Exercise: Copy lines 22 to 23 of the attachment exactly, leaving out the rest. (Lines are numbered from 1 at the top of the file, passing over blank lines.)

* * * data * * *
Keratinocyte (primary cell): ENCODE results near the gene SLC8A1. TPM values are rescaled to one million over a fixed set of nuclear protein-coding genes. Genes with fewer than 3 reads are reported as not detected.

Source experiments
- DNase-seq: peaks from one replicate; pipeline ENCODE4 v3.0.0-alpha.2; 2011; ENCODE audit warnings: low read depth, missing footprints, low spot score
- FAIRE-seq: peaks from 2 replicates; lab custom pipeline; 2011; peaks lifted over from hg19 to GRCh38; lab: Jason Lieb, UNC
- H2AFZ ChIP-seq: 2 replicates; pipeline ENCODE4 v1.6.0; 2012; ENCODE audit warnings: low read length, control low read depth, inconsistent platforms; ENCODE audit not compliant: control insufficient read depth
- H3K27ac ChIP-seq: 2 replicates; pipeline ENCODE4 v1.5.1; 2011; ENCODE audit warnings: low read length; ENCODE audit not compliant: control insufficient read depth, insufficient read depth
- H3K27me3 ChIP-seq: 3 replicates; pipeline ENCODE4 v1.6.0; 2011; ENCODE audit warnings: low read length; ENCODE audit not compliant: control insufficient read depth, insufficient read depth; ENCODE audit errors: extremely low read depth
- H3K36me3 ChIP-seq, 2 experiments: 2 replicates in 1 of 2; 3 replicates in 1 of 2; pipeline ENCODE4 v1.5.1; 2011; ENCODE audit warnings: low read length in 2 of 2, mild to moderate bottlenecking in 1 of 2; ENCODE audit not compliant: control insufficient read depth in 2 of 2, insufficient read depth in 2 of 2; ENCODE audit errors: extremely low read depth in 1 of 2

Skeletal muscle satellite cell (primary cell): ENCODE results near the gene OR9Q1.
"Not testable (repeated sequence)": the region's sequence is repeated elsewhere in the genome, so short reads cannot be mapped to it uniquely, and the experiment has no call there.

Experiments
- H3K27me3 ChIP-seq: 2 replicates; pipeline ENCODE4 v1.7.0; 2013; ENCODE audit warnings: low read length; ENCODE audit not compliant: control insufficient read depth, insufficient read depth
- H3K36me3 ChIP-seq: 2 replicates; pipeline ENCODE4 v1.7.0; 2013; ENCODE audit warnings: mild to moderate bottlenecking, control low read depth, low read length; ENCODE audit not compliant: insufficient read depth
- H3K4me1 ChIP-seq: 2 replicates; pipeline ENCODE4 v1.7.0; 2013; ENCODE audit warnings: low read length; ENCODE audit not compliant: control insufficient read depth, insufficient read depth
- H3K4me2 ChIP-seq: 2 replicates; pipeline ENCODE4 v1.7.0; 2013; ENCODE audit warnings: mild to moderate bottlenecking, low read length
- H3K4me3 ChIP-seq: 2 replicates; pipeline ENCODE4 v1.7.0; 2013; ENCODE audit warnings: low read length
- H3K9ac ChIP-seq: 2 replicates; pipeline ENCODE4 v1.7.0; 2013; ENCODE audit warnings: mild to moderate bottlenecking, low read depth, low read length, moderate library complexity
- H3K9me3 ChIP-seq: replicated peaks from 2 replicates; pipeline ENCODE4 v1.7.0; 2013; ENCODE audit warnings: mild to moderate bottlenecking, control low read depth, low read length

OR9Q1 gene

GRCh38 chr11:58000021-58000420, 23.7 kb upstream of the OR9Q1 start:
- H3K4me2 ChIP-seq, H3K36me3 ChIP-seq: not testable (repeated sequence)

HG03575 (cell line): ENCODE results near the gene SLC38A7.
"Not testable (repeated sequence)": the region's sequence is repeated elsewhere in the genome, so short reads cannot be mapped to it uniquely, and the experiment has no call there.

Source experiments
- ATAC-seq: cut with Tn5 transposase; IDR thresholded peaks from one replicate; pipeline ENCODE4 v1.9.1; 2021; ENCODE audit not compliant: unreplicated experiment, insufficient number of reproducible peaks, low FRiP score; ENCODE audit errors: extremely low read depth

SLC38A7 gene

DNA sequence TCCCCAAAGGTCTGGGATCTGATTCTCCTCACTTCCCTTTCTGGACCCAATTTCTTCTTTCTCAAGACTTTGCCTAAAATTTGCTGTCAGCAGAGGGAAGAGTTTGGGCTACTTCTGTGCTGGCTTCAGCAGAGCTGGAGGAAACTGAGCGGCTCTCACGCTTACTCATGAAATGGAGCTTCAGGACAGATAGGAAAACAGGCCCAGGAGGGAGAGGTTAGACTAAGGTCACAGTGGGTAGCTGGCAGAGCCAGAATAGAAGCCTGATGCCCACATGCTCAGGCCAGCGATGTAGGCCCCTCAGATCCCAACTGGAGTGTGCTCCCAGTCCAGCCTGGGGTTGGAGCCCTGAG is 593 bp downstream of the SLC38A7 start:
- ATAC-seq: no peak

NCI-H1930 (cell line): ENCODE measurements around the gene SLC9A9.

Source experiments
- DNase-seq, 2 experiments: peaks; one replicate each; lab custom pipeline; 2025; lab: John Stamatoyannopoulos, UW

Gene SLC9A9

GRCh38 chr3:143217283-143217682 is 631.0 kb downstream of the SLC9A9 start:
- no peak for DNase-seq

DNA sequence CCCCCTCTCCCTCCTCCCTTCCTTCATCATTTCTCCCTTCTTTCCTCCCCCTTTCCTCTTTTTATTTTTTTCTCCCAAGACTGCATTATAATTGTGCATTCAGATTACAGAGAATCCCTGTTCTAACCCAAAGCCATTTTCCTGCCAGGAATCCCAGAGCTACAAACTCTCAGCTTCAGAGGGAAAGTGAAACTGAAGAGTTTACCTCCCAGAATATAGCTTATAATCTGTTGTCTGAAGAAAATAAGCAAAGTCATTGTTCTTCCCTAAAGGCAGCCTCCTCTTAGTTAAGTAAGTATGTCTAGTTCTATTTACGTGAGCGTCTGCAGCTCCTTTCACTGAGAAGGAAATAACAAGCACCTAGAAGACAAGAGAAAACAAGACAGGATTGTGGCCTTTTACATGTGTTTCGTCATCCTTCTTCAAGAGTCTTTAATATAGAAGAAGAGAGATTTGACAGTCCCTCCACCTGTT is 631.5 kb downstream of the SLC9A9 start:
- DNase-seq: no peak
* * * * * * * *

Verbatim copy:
HG03575 (cell line): ENCODE results near the gene SLC38A7.
"Not testable (repeated sequence)": the region's sequence is repeated elsewhere in the genome, so short reads cannot be mapped to it uniquely, and the experiment has no call there.